Lawrence Stark Interview: Conversations with History; Institute of International Studies, UC Berkeley

The Mind's Eye: Conversation with Lawrence Stark, M.D., Professor Emeritus of Engineering and Optometry; 8/16/00 by Harry Kreisler
Photo by Jane Scherr

Page 5 of 6

The Implications of Science

It sounds to me, as I read some of your work and as I listen to you now, that math is the key pathway between these two worlds [human and mechanical]. Is that correct? That is, the ability to come up with mathematical formulations that help us understand what's going on in the mind's eye and in turn use those and apply them to the workings of machines?

That's right. Mathematics is the language of science. It's not science. It's the language of science. One of my daughters who didn't go into science, but rather into writing, went to UC Santa Cruz and had to take a science course because it was part of the core program. She took Astronomy for Non-Scientists. And she called me up, very excited. She said, "You know all those mathematical tricks we studied in math in high school? All those equations and parabolas and ellipses? Well, they use it to describe the planetary system. It explains how things work." And she was very, very excited. Not enough to give up writing and become a scientist, but I think that's the excitement of mathematics as a language. You can say how things work.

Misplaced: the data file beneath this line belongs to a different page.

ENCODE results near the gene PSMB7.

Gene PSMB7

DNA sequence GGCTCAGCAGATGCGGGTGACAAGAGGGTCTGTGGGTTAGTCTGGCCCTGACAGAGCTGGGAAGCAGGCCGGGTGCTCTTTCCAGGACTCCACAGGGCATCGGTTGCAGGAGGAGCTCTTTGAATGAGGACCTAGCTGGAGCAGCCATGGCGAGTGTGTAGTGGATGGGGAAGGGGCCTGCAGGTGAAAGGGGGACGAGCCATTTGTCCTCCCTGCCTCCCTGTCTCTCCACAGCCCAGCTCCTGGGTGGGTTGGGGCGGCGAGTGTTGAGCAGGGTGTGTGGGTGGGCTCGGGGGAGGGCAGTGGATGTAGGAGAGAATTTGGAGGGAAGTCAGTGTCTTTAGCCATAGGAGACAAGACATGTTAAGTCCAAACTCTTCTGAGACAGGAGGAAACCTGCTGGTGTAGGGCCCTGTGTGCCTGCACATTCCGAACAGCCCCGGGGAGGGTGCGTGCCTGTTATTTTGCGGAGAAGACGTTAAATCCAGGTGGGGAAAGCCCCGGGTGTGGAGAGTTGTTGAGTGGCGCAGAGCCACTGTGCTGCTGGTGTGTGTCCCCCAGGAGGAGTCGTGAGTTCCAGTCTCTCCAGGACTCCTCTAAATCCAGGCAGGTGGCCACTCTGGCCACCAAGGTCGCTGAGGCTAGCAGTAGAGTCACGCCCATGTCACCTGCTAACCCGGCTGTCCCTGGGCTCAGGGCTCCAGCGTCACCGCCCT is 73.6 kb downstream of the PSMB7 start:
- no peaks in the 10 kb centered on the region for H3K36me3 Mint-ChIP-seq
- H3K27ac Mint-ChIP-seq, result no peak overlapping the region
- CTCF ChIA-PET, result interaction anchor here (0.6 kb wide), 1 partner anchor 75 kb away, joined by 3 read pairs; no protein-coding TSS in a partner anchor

Tell us a little about the excitement of science. That is, when you make a discovery, when that moment comes when an idea clicks, when in your case, you have these scan paths and you see their implications.

I have a little psuedo-institute called "The Breakthrough Institute." I use it on my stationery. I tell people I have a breakthrough every day. Very often at two o'clock in the morning I'll have a tremendous idea, and sometimes, quite often by eight o'clock in the morning, I realize it's a mistake. But, it's happened so often I try to analyze why it was a mistake, why my mind was thinking in that way. I think it's very exciting to try to see solutions to problems. And there are all levels of problems. There are general problems, like vision and the scan path. And then there's a particular problem with how to arrange the lighting on a piece of instrumentation so you can measure the eye better. And in a way, they're equally exciting. One of the problems one has to fight as a scientist is not to get too involved in the moment-to-moment discoveries, which are necessary to run your lab and do experiments, but to try to also have part of your thinking reserved for bigger problems, you might say, or for less solvable problems or problems that just are interesting even though you can't approach them.